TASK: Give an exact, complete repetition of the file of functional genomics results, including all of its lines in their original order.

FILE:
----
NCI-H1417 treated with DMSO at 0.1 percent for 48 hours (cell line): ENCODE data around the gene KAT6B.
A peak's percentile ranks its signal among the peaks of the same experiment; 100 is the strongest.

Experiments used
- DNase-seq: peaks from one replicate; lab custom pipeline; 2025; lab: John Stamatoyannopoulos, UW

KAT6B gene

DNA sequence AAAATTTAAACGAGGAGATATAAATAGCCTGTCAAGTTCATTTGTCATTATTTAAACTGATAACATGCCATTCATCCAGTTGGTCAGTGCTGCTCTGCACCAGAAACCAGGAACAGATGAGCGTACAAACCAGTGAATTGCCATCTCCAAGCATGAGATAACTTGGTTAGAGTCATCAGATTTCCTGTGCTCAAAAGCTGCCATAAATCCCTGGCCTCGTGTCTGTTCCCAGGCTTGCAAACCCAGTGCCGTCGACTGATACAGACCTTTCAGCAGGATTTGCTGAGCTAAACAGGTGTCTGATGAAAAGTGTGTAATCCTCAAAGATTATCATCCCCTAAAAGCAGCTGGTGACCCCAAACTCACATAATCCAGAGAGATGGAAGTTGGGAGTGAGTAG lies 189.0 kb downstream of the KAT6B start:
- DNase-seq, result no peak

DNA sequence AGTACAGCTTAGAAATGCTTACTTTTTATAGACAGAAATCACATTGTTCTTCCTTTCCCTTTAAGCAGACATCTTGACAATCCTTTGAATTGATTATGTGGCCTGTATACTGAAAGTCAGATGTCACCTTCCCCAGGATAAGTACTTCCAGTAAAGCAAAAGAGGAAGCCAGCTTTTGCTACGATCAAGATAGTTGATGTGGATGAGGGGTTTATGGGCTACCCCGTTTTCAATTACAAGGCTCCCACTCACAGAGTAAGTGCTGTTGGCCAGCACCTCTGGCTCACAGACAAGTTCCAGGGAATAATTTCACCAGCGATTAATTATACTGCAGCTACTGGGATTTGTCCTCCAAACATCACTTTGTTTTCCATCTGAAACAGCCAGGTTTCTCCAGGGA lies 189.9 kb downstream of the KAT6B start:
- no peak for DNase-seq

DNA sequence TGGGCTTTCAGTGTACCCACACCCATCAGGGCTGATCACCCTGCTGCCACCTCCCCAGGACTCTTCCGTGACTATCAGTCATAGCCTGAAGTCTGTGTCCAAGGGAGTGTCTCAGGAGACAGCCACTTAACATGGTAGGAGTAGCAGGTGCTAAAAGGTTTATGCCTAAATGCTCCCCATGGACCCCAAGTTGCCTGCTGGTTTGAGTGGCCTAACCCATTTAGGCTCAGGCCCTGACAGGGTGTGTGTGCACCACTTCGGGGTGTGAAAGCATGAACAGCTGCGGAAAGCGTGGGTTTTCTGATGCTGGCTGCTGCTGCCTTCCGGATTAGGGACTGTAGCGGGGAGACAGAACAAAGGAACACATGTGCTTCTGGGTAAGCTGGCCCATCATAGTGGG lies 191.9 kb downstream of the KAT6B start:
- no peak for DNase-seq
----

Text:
NCI-H1417 treated with DMSO at 0.1 percent for 48 hours (cell line): ENCODE data around the gene KAT6B.
A peak's percentile ranks its signal among the peaks of the same experiment; 100 is the strongest.

Experiments used
- DNase-seq: peaks from one replicate; lab custom pipeline; 2025; lab: John Stamatoyannopoulos, UW

KAT6B gene

DNA sequence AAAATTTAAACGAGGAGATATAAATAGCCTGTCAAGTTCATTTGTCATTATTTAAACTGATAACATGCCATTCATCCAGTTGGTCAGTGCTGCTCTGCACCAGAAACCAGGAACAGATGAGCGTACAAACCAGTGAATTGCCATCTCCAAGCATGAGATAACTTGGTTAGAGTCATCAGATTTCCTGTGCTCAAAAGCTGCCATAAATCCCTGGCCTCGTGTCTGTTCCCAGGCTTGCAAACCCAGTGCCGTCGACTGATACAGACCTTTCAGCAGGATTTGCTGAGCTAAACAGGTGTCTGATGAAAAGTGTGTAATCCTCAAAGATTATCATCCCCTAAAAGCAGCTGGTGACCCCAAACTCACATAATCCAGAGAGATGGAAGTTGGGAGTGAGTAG lies 189.0 kb downstream of the KAT6B start:
- DNase-seq, result no peak

DNA sequence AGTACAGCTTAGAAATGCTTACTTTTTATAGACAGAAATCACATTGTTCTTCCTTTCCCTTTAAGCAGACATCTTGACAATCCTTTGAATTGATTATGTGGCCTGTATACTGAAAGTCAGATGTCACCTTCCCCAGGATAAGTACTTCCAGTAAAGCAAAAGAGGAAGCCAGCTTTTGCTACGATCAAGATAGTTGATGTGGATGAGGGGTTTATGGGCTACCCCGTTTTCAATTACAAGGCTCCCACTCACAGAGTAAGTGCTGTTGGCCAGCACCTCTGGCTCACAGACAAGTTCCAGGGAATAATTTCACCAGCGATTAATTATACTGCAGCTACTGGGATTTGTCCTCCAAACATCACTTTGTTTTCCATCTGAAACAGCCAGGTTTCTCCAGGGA lies 189.9 kb downstream of the KAT6B start:
- no peak for DNase-seq

DNA sequence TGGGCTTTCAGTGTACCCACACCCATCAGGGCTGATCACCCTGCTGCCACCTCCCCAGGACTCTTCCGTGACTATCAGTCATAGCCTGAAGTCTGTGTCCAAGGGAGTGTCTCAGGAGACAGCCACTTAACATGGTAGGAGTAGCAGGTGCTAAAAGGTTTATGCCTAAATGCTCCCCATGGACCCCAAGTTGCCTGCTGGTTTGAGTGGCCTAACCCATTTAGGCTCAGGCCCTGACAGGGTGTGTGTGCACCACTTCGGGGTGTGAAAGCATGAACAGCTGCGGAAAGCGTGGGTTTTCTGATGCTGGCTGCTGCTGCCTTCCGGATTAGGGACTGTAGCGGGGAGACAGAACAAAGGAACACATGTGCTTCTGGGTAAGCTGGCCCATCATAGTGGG lies 191.9 kb downstream of the KAT6B start:
- no peak for DNase-seq